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Leaders of the effort to bring the 2024 Summer Olympics to Boston are in Switzerland this week to meet, for the first time, with the International Olympic Committee.
WBUR's Curt Nickisch is in Switzerland and joined Bob Oakes to discuss.
Is this the beginning of Boston's effort to sell the city to the IOC?
Absolutely, although it’s not a hard sell. This is a new thing the IOC is doing to basically meet and greet candidate bid cities from around the world, and it’s supposed to be relaxed meetings, informal conversations. But yeah, Boston 2024 is essentially on a very long application process for a mega sporting event and they’re trying to put their best foot forward.
These meetings are part of a new selection process that's supposed to bring more transparency. But the meetings are private. Do we have any idea, at this point, what's being discussed?
Yeah, we do. I met [Wednesday] morning with Boston 2024 just before the team left for the day full of meetings. And Boston 2024 CEO Rich Davey told me that they’ve prepared a lot of questions for the IOC. The Boston group wants to know how far they can go, for instance, to use existing venues to host events to keep costs down. And that’s just one question Davey told me:
"And then also are there ways for us to potentially increase our revenue as well, which will obviously help pay for our costs? I’m sure the IOC will have some questions for us, the referendum for example, and how we see that affecting our bid obviously."
Davey sounds matter-of-fact there, but what he’s basically saying is that Boston 2024 wants to find out how much money the IOC will chip in to run the games. So while these meetings are supposed to be about getting to know each other, they’re also laying the groundwork for what could be serious negotiations about a mega event down the road.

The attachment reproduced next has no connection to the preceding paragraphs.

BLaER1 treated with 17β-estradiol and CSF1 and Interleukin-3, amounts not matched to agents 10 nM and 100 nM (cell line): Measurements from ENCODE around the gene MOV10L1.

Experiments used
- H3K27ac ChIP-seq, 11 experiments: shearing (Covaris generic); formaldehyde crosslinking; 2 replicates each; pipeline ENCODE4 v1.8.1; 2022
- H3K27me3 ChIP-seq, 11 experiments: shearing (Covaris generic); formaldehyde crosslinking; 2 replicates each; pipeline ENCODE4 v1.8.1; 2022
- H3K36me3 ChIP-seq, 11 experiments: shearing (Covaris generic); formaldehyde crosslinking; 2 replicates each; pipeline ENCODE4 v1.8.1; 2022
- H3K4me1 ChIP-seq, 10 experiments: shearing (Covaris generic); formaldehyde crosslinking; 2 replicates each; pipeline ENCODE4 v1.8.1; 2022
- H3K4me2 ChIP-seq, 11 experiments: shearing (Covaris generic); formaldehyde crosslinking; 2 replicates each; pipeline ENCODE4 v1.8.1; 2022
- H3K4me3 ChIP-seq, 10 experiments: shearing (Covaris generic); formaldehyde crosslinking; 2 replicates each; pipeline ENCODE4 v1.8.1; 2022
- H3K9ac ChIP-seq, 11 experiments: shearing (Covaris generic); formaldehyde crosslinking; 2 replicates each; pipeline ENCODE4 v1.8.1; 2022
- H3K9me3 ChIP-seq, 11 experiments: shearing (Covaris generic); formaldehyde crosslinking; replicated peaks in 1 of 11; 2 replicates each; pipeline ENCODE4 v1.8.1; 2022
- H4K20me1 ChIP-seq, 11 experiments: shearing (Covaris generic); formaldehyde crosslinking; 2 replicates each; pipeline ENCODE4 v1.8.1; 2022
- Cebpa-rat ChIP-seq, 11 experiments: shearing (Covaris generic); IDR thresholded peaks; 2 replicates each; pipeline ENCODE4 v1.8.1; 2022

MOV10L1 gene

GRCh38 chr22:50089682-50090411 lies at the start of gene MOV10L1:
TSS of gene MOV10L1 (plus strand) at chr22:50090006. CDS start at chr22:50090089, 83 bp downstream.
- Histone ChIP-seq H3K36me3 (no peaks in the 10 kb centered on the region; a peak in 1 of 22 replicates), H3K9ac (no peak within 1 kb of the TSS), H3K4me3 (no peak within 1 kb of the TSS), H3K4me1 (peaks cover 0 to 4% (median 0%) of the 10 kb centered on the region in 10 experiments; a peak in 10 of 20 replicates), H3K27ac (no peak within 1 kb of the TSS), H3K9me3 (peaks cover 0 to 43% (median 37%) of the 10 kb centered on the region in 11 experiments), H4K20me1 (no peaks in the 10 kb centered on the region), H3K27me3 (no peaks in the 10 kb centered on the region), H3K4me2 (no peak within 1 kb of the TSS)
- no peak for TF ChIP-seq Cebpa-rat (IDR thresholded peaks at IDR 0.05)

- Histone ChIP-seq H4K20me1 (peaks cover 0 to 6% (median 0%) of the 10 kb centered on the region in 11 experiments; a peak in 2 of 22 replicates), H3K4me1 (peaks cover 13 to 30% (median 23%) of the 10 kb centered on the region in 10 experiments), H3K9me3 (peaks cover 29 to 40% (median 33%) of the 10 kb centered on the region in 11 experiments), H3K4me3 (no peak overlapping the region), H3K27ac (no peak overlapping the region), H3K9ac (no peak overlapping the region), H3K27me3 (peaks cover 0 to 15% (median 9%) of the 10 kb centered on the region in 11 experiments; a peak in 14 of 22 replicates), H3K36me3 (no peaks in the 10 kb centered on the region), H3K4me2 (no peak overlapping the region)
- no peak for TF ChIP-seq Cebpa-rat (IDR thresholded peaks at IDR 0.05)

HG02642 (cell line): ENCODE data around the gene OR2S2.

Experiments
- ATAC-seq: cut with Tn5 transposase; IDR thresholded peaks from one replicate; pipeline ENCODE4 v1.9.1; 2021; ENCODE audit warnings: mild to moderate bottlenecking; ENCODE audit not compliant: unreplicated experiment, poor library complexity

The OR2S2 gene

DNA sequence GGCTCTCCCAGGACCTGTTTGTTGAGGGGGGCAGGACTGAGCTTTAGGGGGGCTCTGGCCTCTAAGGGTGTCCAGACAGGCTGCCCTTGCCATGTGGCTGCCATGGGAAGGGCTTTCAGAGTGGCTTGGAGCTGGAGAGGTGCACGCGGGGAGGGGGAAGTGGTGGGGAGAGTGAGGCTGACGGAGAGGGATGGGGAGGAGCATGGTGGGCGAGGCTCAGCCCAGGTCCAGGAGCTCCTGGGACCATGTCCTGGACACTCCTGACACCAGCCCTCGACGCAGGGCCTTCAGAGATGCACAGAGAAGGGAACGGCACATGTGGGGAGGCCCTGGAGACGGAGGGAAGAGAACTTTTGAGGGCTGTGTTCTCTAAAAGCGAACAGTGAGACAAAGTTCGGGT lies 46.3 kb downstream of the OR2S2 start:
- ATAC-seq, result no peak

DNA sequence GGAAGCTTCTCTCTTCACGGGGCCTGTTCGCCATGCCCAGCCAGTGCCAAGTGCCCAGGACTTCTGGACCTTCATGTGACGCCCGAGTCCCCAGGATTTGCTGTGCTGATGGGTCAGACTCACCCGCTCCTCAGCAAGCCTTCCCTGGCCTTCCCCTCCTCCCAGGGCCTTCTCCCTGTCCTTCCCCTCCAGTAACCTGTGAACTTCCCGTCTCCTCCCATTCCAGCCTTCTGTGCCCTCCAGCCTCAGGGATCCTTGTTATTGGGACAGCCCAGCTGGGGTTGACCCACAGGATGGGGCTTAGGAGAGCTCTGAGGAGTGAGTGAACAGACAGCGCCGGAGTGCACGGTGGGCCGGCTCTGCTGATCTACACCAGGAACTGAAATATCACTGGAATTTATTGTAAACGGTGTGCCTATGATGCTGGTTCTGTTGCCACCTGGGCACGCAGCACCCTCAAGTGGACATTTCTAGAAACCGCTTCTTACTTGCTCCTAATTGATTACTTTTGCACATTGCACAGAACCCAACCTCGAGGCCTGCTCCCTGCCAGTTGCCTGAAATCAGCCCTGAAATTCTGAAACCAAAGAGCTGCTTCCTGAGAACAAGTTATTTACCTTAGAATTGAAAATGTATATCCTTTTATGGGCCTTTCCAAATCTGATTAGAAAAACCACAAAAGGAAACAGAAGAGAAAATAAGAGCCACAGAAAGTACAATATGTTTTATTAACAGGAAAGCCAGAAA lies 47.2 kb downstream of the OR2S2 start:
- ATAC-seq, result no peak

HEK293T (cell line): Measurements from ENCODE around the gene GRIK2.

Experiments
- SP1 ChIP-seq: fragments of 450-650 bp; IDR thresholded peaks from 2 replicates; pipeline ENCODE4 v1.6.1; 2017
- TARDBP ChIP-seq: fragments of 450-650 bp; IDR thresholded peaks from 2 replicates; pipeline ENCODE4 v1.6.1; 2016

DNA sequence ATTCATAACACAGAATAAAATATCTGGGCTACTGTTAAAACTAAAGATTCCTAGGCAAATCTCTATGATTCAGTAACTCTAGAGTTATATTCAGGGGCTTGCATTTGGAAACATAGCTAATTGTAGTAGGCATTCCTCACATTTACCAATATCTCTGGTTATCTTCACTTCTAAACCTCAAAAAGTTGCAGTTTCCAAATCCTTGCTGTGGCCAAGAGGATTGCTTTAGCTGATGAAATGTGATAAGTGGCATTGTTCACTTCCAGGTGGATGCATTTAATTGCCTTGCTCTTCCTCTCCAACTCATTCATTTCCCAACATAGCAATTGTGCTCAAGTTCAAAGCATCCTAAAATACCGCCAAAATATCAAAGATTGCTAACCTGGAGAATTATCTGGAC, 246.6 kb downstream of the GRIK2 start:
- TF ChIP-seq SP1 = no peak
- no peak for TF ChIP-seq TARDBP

Public support is also at issue. The IOC is responding to an apparent decrease in interest in hosting the games by trying to offer more help to potential host cities. How helpful could that be for Boston?
It could be very helpful. You’re talking about a city that is skeptical of big projects, and so it cannot hurt Boston 2024 that they’re embarking on a bid just as the IOC is rolling out reforms to try to lower the cost of putting on the games and to incorporate city planning better into the Olympics.
The proof will be in the pudding. The IOC has approved these changes, but still has to show they’re going to act on them and vote that way when it comes to picking bid cities. Wednesday’s meeting is an early step in that process, and it’s a first chance to get a sense of the IOC’s commitment.
How big a factor is the question of whether the public here in Boston will endorse the city's bid?
It’s front and center, for sure. Davey talked about that. Boston 2024 is definitely expecting that question.
It’s important because the IOC may reject some candidate bids before the referendum is held, and Boston 2024 wants to be on that shortlist. So what the Boston team is saying is that they’re not the only bid city to ever go through a referendum process. They’ll also talk about recent polls that show that support for the Olympics goes up markedly if voters are convinced that public funds will not be used to run the games.
So they have an answer, but Boston 2024 is going to have to get used to this question. They’re going to be asked about it wherever they go.
Members of the USOC are also there. What are they adding to the process?
Stability, really. The top officials from the U.S. Olympic Committee, Chairman Larry Probst and CEO Scott Blackmun, they both have a long history working with the IOC — highs and lows, like Chicago’s failed bid for the summer games. So they know the personalities and can introduce Boston 2024 folks who are new to the process.
The other thing it shows is that the USOC, which sometimes has been at odds with the IOC, is taking the new process seriously and is serious about this bid.
And it’s not just USOC people, along with, as Boston 2024 has hired a couple of experienced people who’ve worked on other cities' successful bids. So those consultants are here for the same reason, too.
Also in Switzerland (Zurich) there was huge world sports news overnight, as top world soccer officials were arrested on U.S. corruption charges. What's the buzz in Lausanne?
Word was getting around and Boston 2024 folks did hear about it.
Let’s be clear: The FIFA charges are not related to the IOC. They are different organizations. They have different power structures and different practices. The IOC did go through its own vote bribery scandal during the 2002 Olympics in Salt Lake City, the one that Mitt Romney rescued. And the IOC instituted reforms and has apparently moved past that.
But to have members of one global sporting body arrested at one lake in Switzerland while Boston 2024 is meeting with another global sporting body at another lake in Switzerland, well, it’s an unfortunate coincidence for them.
This segment aired on May 27, 2015.
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